This is a country where women are quite literally worshipped. This is, however, also a country where a girl child is looked down upon. A large population, still, do not understand a woman wanting to be independent. Movie stars of the likes of Salman Khan compare rape to their schedules. Politicians easily blame crimes such as rape and sexual assault on women for staying out late or for their attire.

In a country where consent is a primitive concept, one apparently quite difficult to grasp, why is a low reporting rate a surprise?



Although there is a long way to complete safety to be assured, steps are being taken in the right direction. In Manipal, these are the following places to contact:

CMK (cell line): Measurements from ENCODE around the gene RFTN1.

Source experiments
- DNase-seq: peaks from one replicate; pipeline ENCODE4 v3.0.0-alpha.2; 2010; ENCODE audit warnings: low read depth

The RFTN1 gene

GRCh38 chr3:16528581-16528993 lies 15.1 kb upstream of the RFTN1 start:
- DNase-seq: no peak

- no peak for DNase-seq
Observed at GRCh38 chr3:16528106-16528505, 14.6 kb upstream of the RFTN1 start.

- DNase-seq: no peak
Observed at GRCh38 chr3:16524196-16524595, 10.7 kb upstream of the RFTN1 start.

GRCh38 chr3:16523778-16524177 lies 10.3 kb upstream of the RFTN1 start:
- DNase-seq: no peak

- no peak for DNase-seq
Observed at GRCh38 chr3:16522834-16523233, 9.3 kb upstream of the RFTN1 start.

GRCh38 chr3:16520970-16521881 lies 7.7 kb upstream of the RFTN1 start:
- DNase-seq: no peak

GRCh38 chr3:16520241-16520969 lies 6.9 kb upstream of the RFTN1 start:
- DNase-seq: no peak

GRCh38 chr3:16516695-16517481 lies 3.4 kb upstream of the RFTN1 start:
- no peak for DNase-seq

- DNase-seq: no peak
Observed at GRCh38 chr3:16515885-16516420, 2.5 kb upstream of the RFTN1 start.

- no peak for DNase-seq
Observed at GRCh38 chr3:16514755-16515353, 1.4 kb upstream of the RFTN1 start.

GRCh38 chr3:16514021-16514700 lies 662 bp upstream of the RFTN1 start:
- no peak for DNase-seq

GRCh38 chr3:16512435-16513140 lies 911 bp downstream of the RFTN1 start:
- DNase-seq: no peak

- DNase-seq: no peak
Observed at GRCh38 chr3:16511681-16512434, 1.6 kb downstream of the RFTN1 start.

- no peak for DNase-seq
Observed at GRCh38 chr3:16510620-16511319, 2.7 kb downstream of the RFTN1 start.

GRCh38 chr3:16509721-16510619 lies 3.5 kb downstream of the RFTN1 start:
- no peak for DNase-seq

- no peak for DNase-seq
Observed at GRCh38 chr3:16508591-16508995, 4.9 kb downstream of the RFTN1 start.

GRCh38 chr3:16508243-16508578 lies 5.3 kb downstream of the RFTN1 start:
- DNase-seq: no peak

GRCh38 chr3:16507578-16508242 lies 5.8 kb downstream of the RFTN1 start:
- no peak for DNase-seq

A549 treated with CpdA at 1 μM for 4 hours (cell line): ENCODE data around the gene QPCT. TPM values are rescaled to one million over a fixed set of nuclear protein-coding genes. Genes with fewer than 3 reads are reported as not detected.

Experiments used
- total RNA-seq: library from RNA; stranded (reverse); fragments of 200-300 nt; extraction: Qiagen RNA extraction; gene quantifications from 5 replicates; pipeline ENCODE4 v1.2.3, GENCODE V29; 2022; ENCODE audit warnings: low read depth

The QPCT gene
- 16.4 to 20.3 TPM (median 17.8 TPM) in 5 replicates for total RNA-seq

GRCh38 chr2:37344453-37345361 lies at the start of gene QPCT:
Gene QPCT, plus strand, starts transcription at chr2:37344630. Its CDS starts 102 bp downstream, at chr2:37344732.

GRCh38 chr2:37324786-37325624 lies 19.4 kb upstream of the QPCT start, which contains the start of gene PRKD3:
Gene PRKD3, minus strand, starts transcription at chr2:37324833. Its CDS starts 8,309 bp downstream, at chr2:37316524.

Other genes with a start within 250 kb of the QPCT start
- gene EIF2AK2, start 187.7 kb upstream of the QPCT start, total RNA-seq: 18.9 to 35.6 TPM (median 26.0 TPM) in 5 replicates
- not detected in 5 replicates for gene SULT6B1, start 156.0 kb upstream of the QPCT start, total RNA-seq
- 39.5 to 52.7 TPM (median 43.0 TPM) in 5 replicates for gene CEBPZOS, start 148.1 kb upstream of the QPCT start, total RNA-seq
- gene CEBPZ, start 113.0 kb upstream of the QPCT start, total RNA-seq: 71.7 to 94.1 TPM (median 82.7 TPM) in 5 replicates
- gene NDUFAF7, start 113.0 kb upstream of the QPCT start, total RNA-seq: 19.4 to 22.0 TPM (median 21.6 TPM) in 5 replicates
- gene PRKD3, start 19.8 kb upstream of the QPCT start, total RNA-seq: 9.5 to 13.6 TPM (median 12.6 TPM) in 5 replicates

The Internal Complaints Committee (ICC) manages grievances related to sexual harassment and aims to create awareness and prevention of these offences on the campus. They can be reached by email, as well as a phone call.
Email: [email protected]
Phone number: 0820-2922960

You could also contact Student Affairs, who can be reached by a phone call or by visiting their office, which is on the first floor of the MAHE building. Their offices are open from 2:30 PM to 4:30 PM on working days. They consist of a Director and two Deputy Directors — one for the Health Sciences and one for the Technical campus.
Phone Number: 0820-2922035

If you or anyone you know has faced any issue whatsoever, please do not hesitate to file a complaint. No one is safe until all of us are safe.

—Written by Aarohi Sarma and Kaavya Azad for MTTN

Featured Image by Ishika Somany and Samara Chandavarkar for MTTN